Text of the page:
Notebook: Backfield Gains Experience, Depth

For all the questions the Packers had at running back heading into the 2007, the way the season unfolded not only answered some of those but established a position group with considerably more depth heading into 2008. "There’s a lot that can come out of that group," Head Coach Mike McCarthy said. - More Packers-Giants Game Center


From left to right, Korey Hall, Brandon Jackson, John Kuhn, running backs coach Edgar Bennett, Vernand Morency and Ryan Grant.

For all the questions the Green Bay Packers had at running back heading into the 2007, the way the season unfolded not only answered some of those but established a position group with considerably more depth heading into 2008.

Three young, different running backs - Ryan Grant, DeShawn Wynn and Brandon Jackson - all got their cracks at being the team's feature back over the past season, and that experience only bodes well as each of their careers evolve.

"I think it's a strength, because it was a young group that lacked experience, and almost every single one of them has been given some level of experience, just through the opportunities that they had this year," Head Coach Mike McCarthy said. "There's a lot that can come out of that group."

Grant obviously established himself as the top back midway through the year, rushing for nearly 1,000 yards over the final 10 regular-season games and then adding a franchise playoff record 201 in the NFC Divisional round win over Seattle.

Meanwhile the rookie Wynn, whom Grant replaced when he went on injured reserve with a shoulder injury, had 203 yards and four touchdowns on 50 carries, and fellow rookie Jackson added 267 yards and a TD on 75 carries.

Both Wynn and Jackson suffered through some expected growing pains but showed flashes of their legitimate and considerable potential.

Wynn's 38-yard touchdown run at New York in Week 2 and his 44-yard run on the first series against Chicago in Week 5 were two notable highlights, while Jackson had 20 carries for 113 yards in the regular-season finale against Detroit when Grant took an early rest.

On top of that, Jackson added special teams to his responsibilities at midseason and performed well despite limited, if any, experience on special teams previously.

McCarthy feels Jackson can become a core special teams player as he continues in a backup role, while Wynn's health, which included several nagging injuries before the season-ending one, seems to be the biggest key for him.

Throw in Vernand Morency, who developed into a dependable third-down back as the season progressed and he got healthier, two young fullbacks in Korey Hall and John Kuhn, and the return from injured reserve of Noah Herron, and position coach Edgar Bennett has a lot to work with next season.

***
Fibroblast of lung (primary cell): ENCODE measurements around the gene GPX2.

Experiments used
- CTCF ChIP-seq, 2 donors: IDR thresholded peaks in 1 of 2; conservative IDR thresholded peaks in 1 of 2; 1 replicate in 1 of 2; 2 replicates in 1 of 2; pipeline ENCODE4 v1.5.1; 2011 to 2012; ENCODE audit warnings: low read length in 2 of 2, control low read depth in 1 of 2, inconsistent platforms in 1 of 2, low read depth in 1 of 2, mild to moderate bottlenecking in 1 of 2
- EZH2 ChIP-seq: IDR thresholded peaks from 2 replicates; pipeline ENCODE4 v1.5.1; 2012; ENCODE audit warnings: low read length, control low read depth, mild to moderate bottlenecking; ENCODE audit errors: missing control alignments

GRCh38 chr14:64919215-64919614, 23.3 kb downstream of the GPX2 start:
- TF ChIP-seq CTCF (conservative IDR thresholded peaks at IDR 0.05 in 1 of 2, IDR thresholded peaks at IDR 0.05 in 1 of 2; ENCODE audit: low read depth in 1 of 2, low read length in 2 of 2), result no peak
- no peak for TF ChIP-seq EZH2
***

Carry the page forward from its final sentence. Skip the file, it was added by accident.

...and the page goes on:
And Grant isn't done developing either. Having arrived in Week 1 via trade, Grant will now have an entire offseason in the Packers' strength and conditioning program, plus mini-camp, OTAs and a full training camp to improve his game within McCarthy's offensive system.

"He's just going to be that much better player, more in tune with the run-blocking unit, the pass protection," McCarthy said. "He can improve on the checkdowns, he can be more involved in the passing game. There's a number of little things he can improve on."

Better up front

McCarthy also will be looking for improvement in the run-blocking from the offensive line. The inconsistency was evident in the playoffs, as the ground game dominated Seattle in the NFC Divisional round but allowed Grant just 29 yards against the Giants in the NFC Championship.

McCarthy praised the offensive line's work in pass protection this season, which improved to such an extent that the frequent seven-man protection schemes of 2006 gave way to many five-man schemes in 2007, allowing for a more diversified passing game with four- and five-receiver sets.

But now McCarthy would like to see a similar jump in the run-blocking, to give what appears to be a deep and talented stable of backs the opportunity to show what they've got.

"The identity of our football team will always be built around our offensive and defensive line, and we need to improve the run-blocking," McCarthy said. "That will be a primary focus of ours in the offseason.

"I think just the maturation of our players and being in year three will help us."

{sportsad300}Same process with Favre

McCarthy said he met with quarterback Brett Favre before Favre headed home to Mississippi, and Favre is going to go through the same process he has in the past to decide whether to retire or continue playing.

"Take a couple weeks, take the emotion out of everything that's going on positive and negative and make the best decision that's in the best interest of him and his family," McCarthy said, summing up his conversation with Favre. "We talked about all the reasons why to come back and some of the reasons why he wouldn't come back. We ran through that gauntlet. He's always been very open and forthcoming with how he feels about every situation."

McCarthy said he plans to speak to Favre every seven to 10 days just to touch base and see how he's doing with the decision, and go from there. McCarthy did not know whether Favre intended to go to the Pro Bowl in Hawaii or not.

One departure

There will be at least one change on McCarthy's staff for 2008. Defensive quality control coach Eric Lewis is heading to the University of Louisville to coach the defensive backs. Lewis spent the past two seasons with the Packers after working as a secondary coach at Bucknell and Ball State previously.

McCarthy said he had not been contacted regarding his assistants and other open jobs.

Not done yet

McCarthy said his contract extension continues to be a work in progress, and he's hoping to get things finalized perhaps as soon as the end of this week.

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